Shooting the messenger

Why is Andy Holcombe taking flak for his racial-profiling comments?

I was impressed by the anger in Will Clark’s voice when he addressed the City Council on Dec. 20. The president-elect of the Chico Police Officers Association was really pissed off about something Councilman Andy Holcombe reportedly said at a Dec. 14 meeting of the Police Community Advisory Board, and he wanted the world to know it.

The PCAB meeting had been announced as an opportunity for citizens to talk with Chief Mike Maloney about the issue of racial profiling by police. According to a report by Greg Welter in the Enterprise-Record, about 60 people were in attendance, and the meeting got off to a slow start until Holcombe “broke the ice” by stating, “I’ve received at least a few calls over the last two years from people complaining about being profiled by the police due to race, but they told me they were afraid to go public with it.”

Maloney responded, “At some point people with complaints must take personal responsibility to pursue the problem as they perceive it,” to which Holcombe responded, “The problem is the process.”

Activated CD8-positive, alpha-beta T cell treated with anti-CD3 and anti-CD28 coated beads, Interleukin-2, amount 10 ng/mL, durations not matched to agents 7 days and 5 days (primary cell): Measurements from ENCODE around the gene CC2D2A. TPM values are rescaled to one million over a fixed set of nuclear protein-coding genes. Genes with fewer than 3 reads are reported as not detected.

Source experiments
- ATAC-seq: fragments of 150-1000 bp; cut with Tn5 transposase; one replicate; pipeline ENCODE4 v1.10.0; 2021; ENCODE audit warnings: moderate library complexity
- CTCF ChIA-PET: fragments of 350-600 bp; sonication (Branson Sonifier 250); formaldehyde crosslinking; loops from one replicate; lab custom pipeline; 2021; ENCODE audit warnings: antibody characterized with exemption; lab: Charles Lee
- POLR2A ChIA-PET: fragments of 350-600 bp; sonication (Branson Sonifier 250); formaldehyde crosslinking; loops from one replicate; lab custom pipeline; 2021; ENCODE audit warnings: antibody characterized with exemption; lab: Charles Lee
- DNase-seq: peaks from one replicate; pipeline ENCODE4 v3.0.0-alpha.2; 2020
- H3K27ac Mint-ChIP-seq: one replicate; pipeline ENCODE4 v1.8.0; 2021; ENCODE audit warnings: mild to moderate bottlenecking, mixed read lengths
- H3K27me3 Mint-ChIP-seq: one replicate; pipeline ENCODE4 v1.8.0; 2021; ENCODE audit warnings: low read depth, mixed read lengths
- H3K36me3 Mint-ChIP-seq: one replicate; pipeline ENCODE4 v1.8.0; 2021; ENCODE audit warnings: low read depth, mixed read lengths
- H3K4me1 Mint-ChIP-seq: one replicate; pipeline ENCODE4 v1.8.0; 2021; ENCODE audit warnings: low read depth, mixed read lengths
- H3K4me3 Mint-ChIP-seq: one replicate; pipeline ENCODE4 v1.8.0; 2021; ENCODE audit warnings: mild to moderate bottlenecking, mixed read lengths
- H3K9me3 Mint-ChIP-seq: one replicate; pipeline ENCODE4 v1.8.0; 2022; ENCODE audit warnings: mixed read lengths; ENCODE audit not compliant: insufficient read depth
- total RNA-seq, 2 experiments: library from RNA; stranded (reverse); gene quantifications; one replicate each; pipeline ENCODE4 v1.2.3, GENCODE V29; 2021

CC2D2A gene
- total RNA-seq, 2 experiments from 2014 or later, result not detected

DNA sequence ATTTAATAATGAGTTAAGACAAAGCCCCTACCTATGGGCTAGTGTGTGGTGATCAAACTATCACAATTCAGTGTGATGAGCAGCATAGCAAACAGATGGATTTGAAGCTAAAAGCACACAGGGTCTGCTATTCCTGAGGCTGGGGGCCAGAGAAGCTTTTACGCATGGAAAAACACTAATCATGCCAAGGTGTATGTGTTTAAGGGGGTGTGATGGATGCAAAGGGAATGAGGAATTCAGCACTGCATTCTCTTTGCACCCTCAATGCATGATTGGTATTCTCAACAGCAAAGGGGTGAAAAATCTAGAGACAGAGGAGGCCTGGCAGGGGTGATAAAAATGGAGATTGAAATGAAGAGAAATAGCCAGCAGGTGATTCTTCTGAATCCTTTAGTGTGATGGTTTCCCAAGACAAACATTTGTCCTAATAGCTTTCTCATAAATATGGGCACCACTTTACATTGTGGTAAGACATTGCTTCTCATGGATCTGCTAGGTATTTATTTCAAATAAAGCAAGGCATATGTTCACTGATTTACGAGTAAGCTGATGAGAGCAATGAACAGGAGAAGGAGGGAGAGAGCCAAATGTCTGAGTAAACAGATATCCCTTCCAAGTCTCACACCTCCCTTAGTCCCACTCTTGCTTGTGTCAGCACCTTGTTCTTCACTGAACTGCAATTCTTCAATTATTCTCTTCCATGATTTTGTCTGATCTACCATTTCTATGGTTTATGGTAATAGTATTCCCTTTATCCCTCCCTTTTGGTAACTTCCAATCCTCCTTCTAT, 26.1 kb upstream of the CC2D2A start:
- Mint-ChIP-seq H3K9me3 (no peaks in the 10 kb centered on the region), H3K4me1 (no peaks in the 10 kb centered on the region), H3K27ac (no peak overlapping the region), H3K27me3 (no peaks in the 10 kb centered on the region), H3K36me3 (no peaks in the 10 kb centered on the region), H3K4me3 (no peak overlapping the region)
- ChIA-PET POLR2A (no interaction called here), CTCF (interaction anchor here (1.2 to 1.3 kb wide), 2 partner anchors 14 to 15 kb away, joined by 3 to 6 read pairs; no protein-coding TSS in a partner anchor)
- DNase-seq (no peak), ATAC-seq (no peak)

Following this brief back-and-forth, a number of other people spoke up, and many of them said that people were either afraid to file complaints for fear of retaliation or believed their concerns would be ignored.

Maloney, for his part, promised that any complaints would be taken seriously, and that if people didn’t trust the Chico police they could take their concerns to the district attorney or the county grand jury. He said he valued the dialogue.

Not Clark, however. His voice rising as he read a prepared statement, he accused Holcombe of alleging civil-rights violations unsupported by facts and, in doing so, creating “the false impression that a destructive wedge exists between members of the Chico community and the officers who serve it faithfully.”

If Holcombe received any credible reports or complaints of civil-rights crimes and didn’t report them, Clark stated, “he has ignored his obligation as a community leader and as an officer of the court.” Harsh words.

But Clark, who wasn’t at the earlier meeting, didn’t contact Holcombe to get his side of the story, which was that the people who talked with him weren’t interested in going further with their complaints. And Clark completely ignored the fact that other speakers said much the same thing as Holcombe.

My experience is that Chico’s police officers are well trained and by and large try to be fair and even-handed, but over the years I too have heard from people who felt they’d been targeted because of their race. I’m not surprised. It’s tricky business, catching bad guys. If your job is tracking Latino gangs, whom do you target? Not the old folks at the Peg Taylor Center.

My take is that Clark and the CPOA and all the angry conservatives reviling Andy Holcombe should stop trying to shoot the messenger. He’s right: As long as people are afraid to come forward, the process is broken and needs to be fixed.